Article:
Teacher resources and professional development across the curriculum

Teacher professional development and classroom resources across the curriculum

Monthly Update sign up
Mailing List signup
Search
MENU

3 / History and Memory

Stu-mick-o-súcks, Buffalo Bull’s Back Fat, head chief, Blood Tribe
Stu-mick-o-súcks, Buffalo Bull’s Back Fat, head chief, Blood Tribe
Artist / Origin George Catlin (American, 1796–1872)
Region: North America
Date 1832
Material Oil on canvas
Medium: Painting
Dimensions H: 29 in. (73.7 cm.), W: 24 in. (60.9 cm.)
Location Smithsonian American Art Museum, Washington, DC
Credit Courtesy of Smithsonian American Art Museum, Washington, DC/Art Resource, NY

expert perspective

Barbara ThompsonCurator for the Arts of Africa and the Americas, Cantor Arts Center at Stanford University

Stu-mick-o-súcks, Buffalo Bull’s Back Fat, head chief, Blood Tribe

» George Catlin (American, 1796–1872)

expert perspective

Barbara Thompson Barbara Thompson Curator for the Arts of Africa and the Americas, Cantor Arts Center at Stanford University

As always in our own histories, we send our own people out to document the history of others and certainly Catlin or Edward Curtis—at different points in time, but certainly both of them—were capturing images and using images of native peoples to educate American society about these so called ‘dying races’ and some cases ‘the noble savage.’ Both of them were presenting a very romantic view of that moment in history and a very romantic view of the quintessential native—not looking at and not presenting the nuances of native life and native identities that existed. But, of course, nobody, or a very few people, in Western society questioned the truths behind those images or the validity, never really thought about it or considered how staged some of these were, and just even the inaccuracies of staging or inaccuracies of identity in some of Catlin’s paintings that he might identify somebody with a name or a given cultural affiliation which was wrong.”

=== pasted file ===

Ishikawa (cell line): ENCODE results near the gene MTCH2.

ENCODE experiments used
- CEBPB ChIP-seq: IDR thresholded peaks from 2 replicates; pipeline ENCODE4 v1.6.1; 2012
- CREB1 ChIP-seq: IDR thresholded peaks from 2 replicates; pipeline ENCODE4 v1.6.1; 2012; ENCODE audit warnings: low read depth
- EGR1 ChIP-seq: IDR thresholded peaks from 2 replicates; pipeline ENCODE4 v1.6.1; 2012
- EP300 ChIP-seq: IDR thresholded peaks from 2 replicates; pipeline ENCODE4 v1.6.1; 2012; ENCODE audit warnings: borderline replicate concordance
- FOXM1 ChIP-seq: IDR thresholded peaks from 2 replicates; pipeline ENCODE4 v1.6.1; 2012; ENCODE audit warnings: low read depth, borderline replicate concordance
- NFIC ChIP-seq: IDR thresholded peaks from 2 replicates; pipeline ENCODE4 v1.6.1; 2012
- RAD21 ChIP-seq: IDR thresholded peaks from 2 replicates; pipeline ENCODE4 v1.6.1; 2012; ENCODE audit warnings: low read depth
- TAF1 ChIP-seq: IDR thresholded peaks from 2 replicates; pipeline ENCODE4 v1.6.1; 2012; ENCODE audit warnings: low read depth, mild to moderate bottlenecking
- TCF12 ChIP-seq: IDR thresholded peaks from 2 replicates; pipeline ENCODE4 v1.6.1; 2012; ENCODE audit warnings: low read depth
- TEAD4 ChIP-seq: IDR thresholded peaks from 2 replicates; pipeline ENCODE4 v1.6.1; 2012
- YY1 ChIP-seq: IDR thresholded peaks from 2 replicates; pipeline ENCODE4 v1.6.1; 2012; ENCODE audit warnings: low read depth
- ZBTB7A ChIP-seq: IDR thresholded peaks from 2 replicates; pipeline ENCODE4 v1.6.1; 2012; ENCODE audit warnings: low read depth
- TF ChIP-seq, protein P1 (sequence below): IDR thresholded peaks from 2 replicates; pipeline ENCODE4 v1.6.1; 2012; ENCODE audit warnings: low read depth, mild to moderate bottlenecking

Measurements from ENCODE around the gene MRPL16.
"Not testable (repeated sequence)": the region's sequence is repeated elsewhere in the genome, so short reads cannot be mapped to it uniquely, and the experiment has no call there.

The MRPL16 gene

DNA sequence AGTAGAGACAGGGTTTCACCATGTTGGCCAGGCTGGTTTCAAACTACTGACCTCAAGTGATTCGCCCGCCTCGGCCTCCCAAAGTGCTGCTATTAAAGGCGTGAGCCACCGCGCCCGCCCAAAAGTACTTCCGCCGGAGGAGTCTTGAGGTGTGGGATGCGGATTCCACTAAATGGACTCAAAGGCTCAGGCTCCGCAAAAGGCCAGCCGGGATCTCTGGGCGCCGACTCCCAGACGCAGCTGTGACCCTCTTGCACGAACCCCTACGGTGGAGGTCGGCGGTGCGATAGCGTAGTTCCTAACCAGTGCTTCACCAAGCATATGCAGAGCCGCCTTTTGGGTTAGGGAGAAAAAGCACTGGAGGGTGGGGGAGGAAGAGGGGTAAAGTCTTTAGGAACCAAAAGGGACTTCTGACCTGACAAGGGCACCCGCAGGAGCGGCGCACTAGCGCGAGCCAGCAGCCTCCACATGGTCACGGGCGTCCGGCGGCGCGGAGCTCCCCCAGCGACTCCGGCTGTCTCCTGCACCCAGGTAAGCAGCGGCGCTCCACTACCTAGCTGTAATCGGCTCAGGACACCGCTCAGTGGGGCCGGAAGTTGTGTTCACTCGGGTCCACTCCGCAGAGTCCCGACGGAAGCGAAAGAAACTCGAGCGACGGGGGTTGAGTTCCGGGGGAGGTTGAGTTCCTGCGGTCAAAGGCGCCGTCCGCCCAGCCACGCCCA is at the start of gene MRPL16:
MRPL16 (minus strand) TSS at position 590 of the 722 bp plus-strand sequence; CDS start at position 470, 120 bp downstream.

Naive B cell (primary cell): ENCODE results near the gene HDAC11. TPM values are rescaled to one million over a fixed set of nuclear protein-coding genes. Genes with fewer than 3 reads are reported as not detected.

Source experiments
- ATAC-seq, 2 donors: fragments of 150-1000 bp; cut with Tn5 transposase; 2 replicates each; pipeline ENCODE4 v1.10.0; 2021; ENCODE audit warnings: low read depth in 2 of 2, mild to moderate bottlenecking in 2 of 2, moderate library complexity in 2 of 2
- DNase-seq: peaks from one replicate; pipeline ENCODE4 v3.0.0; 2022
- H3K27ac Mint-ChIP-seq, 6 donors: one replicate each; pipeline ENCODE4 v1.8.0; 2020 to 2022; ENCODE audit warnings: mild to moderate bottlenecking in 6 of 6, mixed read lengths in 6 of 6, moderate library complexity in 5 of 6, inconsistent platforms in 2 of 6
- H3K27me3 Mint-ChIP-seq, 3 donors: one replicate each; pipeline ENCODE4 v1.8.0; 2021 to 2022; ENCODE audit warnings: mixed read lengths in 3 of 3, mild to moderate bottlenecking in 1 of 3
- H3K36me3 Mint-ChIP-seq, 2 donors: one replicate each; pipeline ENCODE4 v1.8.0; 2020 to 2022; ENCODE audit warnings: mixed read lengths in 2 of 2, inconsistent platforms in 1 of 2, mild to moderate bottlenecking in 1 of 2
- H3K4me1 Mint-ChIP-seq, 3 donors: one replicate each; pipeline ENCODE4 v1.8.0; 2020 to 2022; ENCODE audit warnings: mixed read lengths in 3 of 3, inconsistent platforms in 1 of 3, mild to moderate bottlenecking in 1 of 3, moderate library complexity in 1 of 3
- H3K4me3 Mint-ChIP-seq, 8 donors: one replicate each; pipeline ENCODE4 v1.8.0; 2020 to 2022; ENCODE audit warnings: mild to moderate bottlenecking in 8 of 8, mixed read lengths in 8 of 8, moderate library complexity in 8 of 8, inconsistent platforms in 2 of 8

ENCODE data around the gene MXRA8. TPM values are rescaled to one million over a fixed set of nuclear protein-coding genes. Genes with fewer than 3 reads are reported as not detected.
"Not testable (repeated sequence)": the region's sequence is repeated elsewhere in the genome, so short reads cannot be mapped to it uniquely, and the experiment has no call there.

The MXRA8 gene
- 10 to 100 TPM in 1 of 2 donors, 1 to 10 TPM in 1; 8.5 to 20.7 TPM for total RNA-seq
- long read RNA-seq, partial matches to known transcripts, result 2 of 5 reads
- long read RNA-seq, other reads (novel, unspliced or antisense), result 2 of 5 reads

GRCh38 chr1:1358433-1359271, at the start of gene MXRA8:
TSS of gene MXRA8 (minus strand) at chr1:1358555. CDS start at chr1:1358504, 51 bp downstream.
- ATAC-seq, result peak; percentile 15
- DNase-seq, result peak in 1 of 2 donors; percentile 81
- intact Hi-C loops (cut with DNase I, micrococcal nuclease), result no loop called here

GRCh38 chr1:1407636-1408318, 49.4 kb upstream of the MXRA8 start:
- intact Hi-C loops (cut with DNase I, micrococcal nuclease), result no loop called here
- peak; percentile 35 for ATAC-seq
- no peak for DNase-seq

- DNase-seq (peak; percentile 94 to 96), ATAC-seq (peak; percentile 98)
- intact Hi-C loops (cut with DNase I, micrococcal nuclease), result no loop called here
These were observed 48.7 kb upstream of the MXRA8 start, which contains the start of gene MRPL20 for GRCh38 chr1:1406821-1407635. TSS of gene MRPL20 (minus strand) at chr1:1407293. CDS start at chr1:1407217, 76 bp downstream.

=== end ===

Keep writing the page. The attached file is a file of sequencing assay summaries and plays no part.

back